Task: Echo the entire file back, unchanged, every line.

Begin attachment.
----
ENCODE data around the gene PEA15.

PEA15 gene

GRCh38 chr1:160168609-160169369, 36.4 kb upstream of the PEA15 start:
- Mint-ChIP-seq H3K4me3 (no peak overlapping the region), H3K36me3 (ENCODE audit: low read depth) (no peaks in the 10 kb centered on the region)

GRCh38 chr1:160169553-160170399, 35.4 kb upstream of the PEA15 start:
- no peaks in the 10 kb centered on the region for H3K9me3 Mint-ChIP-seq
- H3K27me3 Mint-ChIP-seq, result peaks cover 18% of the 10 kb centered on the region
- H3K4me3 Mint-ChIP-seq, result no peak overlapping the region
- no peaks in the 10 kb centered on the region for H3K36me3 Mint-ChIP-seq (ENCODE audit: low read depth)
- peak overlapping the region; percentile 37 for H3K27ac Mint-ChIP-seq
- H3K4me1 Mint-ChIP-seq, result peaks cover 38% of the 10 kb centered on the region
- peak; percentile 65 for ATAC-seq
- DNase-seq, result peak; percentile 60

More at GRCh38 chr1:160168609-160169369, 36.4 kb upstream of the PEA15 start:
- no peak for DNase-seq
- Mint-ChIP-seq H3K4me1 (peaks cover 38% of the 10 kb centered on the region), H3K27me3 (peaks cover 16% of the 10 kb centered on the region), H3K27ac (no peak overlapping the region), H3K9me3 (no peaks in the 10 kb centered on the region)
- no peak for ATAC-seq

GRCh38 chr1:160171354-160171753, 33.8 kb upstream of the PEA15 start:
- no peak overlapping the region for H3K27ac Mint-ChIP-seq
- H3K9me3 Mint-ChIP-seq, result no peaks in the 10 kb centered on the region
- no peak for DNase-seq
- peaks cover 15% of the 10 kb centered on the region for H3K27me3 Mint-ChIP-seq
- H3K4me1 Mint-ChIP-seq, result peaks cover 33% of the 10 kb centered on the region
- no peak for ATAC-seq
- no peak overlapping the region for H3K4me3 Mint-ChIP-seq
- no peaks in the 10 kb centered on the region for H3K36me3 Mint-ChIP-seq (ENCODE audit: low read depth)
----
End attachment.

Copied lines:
ENCODE data around the gene PEA15.

PEA15 gene

GRCh38 chr1:160168609-160169369, 36.4 kb upstream of the PEA15 start:
- Mint-ChIP-seq H3K4me3 (no peak overlapping the region), H3K36me3 (ENCODE audit: low read depth) (no peaks in the 10 kb centered on the region)

GRCh38 chr1:160169553-160170399, 35.4 kb upstream of the PEA15 start:
- no peaks in the 10 kb centered on the region for H3K9me3 Mint-ChIP-seq
- H3K27me3 Mint-ChIP-seq, result peaks cover 18% of the 10 kb centered on the region
- H3K4me3 Mint-ChIP-seq, result no peak overlapping the region
- no peaks in the 10 kb centered on the region for H3K36me3 Mint-ChIP-seq (ENCODE audit: low read depth)
- peak overlapping the region; percentile 37 for H3K27ac Mint-ChIP-seq
- H3K4me1 Mint-ChIP-seq, result peaks cover 38% of the 10 kb centered on the region
- peak; percentile 65 for ATAC-seq
- DNase-seq, result peak; percentile 60

More at GRCh38 chr1:160168609-160169369, 36.4 kb upstream of the PEA15 start:
- no peak for DNase-seq
- Mint-ChIP-seq H3K4me1 (peaks cover 38% of the 10 kb centered on the region), H3K27me3 (peaks cover 16% of the 10 kb centered on the region), H3K27ac (no peak overlapping the region), H3K9me3 (no peaks in the 10 kb centered on the region)
- no peak for ATAC-seq

GRCh38 chr1:160171354-160171753, 33.8 kb upstream of the PEA15 start:
- no peak overlapping the region for H3K27ac Mint-ChIP-seq
- H3K9me3 Mint-ChIP-seq, result no peaks in the 10 kb centered on the region
- no peak for DNase-seq
- peaks cover 15% of the 10 kb centered on the region for H3K27me3 Mint-ChIP-seq
- H3K4me1 Mint-ChIP-seq, result peaks cover 33% of the 10 kb centered on the region
- no peak for ATAC-seq
- no peak overlapping the region for H3K4me3 Mint-ChIP-seq
- no peaks in the 10 kb centered on the region for H3K36me3 Mint-ChIP-seq (ENCODE audit: low read depth)